Hunting arrows have been developed which contain transmitters, enabling the bow hunter with a receiving unit to locate either the arrow after an errant snot, or the quarry after a successful shot, presuming the arrow remains imbedded in the quarry. For instance, U.S. Pat. No. 4,749,198 discloses a battery-powered transmitter located behind the arrow tip and having an antenna extending through the shaft of the arrow. The transmitter is activated by rotation of the arrow tip by the archer prior to shooting. The arrow of U.S. Pat. No. 4,421,319 includes an audible signal device in the nock of the arrow. The switch on this device is located on the nock of the arrow and is an on-off pushbutton-activated by the archer. U.S. Pat. No. 4,675,683 discloses a transmitter positioned intermediate the arrowhead and the nock of a hunting arrow. The transmitter is provided as an extension of the arrow between the main body of the arrow and the arrowhead. The shaft of the arrow serves as the antenna for the transmitter and the transmitter remains with the arrow at all times. The transmitter is turned on by removing a pin from the arrow shaft which in turn allows a switch to close and activate the transmitter. U.S. Pat. No. 4,704,612 issued Nov. 3, 1987, discloses a radio frequency transmitting arrow containing a power supply, an inertia-activation switch, and a directional responsive radio receiver. The inertia switch uses a torsion spring to contact a conductor during arrow acceleration only, as it leaves the bow, thereby activating the transmitter.
The foregoing patents have addressed the problem of errant shots and successful shots wherein the arrow remains imbedded in the quarry, but other problems have not been addressed. It should be noted that in three of the four of the above cases transmitter activation requires manual operation of a switch by the archer. There are drawbacks to this type of switch action. First, it takes perhaps one or two seconds to hold the arrow and turn, pull, or push the switch, which delays the firing at a critical time. Second, the archer may not shoot the arrow but remove it and replace it in the quiver and fail to turn off the switch, or the switch may be inadvertently activated in the quiver, during transport. In both cases, the result may be a dead battery and a non-functioning transmitter. Finally, in the event the contact does not close during acceleration, i.e. shooting the arrow, the transmitter again will not energize. It is the purpose of this invention to provide an inertia switch for an arrow that activates during acceleration and deceleration, as the arrow hits the target or ground, as the case may be. Actuation causes the radio transmitter to commence signal generation that is located by a direction-responsive receiver.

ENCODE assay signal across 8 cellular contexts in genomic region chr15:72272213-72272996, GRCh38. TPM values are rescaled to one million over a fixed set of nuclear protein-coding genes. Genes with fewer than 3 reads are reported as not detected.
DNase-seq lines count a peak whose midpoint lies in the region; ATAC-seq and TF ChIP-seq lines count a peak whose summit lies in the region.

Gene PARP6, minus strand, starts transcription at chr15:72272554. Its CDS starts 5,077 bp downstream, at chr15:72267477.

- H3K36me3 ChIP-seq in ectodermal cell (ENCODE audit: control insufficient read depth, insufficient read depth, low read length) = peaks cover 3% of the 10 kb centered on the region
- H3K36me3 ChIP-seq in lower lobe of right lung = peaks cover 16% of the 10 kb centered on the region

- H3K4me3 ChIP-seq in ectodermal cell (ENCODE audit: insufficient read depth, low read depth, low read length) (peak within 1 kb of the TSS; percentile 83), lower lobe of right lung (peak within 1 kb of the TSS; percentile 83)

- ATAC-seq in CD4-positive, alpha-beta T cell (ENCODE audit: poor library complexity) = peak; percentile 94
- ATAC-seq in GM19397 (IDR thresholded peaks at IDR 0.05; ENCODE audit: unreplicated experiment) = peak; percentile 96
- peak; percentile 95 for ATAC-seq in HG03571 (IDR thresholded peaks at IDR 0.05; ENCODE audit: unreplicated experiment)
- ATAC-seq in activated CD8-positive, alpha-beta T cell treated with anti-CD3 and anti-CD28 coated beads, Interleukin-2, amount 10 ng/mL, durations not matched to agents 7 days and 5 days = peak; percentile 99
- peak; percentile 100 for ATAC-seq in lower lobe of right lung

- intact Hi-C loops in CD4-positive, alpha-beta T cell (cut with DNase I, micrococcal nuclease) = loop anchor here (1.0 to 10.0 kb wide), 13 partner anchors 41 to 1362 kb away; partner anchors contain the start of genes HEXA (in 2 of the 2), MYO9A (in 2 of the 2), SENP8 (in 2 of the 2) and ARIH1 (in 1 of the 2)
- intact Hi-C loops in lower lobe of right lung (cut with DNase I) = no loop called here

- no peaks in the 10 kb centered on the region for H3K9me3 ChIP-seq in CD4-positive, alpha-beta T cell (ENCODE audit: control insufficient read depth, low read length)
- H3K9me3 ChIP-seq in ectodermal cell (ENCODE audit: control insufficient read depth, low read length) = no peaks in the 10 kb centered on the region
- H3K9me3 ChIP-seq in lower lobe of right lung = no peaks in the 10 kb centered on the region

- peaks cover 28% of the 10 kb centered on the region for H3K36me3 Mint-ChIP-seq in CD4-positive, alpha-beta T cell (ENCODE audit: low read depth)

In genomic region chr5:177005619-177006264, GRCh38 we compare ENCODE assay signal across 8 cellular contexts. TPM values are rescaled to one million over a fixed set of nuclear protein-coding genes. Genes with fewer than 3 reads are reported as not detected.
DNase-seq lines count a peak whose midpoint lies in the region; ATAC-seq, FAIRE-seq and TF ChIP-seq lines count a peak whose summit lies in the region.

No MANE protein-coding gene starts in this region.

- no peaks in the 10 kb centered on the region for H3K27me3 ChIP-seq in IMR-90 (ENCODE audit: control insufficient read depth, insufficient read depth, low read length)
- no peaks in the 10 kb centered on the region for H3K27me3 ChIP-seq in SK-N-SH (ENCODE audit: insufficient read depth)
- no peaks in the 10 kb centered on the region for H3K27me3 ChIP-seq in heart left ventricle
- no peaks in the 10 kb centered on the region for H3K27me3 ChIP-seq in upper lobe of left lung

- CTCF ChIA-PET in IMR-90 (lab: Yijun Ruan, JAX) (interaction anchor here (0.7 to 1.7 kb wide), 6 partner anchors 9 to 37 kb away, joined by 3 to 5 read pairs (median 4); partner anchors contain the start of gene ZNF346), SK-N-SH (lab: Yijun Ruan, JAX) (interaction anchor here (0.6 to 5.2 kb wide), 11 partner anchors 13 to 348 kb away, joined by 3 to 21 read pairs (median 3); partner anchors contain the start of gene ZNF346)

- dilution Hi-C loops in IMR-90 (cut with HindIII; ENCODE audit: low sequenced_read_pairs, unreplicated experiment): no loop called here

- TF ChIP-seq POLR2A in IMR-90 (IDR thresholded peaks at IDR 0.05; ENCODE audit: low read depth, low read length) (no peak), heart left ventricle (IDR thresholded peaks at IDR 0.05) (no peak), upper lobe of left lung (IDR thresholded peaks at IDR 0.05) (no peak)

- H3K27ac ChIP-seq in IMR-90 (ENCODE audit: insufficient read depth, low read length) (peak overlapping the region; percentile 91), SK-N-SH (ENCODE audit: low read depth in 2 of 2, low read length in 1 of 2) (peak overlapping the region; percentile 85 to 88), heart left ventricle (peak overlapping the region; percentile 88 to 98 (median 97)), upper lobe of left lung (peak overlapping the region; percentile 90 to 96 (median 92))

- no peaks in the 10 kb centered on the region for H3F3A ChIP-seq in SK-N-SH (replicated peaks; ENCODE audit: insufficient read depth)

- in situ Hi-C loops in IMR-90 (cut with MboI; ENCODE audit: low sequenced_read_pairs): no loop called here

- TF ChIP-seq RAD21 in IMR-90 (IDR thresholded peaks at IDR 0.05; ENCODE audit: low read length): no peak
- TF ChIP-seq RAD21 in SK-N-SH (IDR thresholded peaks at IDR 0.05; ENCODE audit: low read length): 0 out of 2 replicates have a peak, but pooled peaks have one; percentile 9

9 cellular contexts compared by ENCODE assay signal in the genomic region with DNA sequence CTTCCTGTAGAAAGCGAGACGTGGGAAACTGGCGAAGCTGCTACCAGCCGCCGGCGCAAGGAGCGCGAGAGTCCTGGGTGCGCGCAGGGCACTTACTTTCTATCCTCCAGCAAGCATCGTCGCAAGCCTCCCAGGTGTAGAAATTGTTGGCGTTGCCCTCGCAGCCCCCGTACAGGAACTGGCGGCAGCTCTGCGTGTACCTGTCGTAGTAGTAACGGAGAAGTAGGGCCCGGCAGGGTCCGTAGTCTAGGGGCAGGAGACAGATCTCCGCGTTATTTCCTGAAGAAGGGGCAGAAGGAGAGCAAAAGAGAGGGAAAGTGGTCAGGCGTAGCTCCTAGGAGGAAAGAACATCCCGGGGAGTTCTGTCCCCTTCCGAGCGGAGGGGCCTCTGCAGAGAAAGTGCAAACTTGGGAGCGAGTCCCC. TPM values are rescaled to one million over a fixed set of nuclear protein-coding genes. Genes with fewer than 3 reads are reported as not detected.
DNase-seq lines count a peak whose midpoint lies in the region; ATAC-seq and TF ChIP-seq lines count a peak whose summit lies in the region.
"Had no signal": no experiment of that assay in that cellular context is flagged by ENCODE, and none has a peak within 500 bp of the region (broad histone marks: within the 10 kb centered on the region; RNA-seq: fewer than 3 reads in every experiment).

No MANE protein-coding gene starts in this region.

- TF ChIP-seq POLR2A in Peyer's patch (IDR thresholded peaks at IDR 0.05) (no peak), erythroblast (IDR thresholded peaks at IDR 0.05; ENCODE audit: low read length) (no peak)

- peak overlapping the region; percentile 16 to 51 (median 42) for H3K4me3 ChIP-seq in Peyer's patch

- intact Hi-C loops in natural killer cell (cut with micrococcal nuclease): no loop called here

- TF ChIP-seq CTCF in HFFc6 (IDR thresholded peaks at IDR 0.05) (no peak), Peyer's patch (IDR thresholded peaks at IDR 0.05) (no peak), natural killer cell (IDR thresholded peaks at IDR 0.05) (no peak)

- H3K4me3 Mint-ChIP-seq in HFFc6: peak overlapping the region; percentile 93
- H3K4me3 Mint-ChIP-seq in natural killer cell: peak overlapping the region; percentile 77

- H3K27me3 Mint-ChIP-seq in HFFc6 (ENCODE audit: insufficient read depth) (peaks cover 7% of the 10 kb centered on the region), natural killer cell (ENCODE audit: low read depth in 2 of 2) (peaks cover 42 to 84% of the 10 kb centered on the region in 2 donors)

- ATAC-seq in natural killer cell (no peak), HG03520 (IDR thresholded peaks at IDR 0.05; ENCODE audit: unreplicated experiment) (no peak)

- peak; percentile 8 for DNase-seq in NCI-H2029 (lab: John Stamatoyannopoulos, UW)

In accordance with the present invention, an inertial acceleration and deceleration electric switch is provided, that will activate electrical circuits upon acceleration or deceleration. In the preferred embodiment, the switch generally stated comprises a metallic housing containing a movable metal mass. The mass is maintained in a middle portion of the housing by a pair of compression springs providing electrical contact between the housing and the mass. A lower electrical contact insulated from the housing, is contacted by the mass during acceleration of the switch and a second upper electrical contact is contacted during deceleration of the switch.